Transforming a product without changing the product at all.
If you go on the App Store right now you’ll see one of the largest grossing apps of the moment is ustwo’s ‘Monument Valley’: a world of visual illusions, floating castles, and numerous industry awards. This game is a breath of fresh air within the category, not for an engrossing storyline or charming gameplay (although it can claim both these attributes too), but for its stunning visuals. Vibrant colours and fascinating forms delight even when paused, inducing critics to hail it ‘the most beautiful iPad game’.
There is no substitute for the seduction offered by beauty. It remains one of those ethereal attributes capable of mesmerising and enticing even the most insusceptible of consumers. And given visual appeal is often a brand’s first point of contact with the market, it’s vital for capturing imagination and intrigue. This awareness of aesthetics and attention to detail can add immeasurable amounts of value to a product without actually changing the product itself at all.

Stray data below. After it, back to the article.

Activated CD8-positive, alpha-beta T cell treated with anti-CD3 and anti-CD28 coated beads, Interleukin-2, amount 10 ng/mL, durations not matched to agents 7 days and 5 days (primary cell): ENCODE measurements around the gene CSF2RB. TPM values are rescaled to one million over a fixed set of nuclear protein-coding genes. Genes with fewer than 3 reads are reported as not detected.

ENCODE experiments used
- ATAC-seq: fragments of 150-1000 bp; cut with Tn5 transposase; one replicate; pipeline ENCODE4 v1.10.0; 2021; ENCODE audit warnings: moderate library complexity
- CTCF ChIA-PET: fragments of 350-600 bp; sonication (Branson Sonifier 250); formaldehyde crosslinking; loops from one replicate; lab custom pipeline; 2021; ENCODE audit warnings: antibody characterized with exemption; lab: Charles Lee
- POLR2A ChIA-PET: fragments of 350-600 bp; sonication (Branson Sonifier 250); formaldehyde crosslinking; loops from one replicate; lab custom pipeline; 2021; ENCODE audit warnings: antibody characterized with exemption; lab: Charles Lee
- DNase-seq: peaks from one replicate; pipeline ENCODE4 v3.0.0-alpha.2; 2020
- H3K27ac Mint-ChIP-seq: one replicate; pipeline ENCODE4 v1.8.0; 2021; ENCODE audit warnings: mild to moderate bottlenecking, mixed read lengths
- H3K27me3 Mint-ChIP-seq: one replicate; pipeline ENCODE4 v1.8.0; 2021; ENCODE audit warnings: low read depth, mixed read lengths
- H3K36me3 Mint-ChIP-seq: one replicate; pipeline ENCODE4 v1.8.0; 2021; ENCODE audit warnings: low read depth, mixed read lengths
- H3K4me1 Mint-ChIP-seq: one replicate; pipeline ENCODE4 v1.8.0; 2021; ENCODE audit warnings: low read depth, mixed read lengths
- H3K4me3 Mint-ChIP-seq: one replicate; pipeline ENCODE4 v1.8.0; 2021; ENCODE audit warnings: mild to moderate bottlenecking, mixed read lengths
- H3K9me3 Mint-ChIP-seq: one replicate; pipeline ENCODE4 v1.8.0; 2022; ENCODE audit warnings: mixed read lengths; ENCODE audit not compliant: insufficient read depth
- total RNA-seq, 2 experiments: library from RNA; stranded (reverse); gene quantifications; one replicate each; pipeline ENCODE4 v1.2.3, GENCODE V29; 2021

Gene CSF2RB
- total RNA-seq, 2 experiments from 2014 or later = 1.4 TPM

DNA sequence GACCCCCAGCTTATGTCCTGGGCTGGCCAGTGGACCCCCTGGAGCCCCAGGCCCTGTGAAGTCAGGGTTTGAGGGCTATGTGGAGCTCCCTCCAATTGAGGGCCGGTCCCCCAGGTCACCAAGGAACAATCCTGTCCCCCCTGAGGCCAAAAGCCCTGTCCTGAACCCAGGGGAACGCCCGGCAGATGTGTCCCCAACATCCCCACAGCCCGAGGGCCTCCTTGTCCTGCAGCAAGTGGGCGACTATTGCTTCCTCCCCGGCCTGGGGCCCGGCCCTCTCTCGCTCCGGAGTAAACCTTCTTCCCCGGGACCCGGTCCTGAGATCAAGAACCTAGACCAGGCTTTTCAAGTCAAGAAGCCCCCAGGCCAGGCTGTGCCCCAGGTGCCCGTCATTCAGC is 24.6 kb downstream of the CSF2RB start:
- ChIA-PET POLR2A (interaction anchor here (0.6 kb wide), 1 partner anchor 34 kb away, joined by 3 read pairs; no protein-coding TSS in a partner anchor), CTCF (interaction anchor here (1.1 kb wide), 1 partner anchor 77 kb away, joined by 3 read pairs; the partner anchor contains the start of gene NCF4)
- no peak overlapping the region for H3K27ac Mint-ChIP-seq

Suffolk’s Pump Street Bakery’s bean-to-bar chocolate focuses on ultra-high quality, both in product and packaging: the reseal-able paper composite pack adds a wonderful sense of authenticity while maintaining a luxurious look and feel. This simple and appropriate solution generates sufficient interest without so much of a glimpse of its contents, allowing the chocolate to purely focus on taste. The packaging is able to elevate its contents to heights far beyond the reach of the cacao bean alone, transforming perceptions and creating impactful on-shelf presence.
The interaction between consumer and pack has never been as fundamental to the success and overall user experience of a product as it is now: so packaging has some work to do.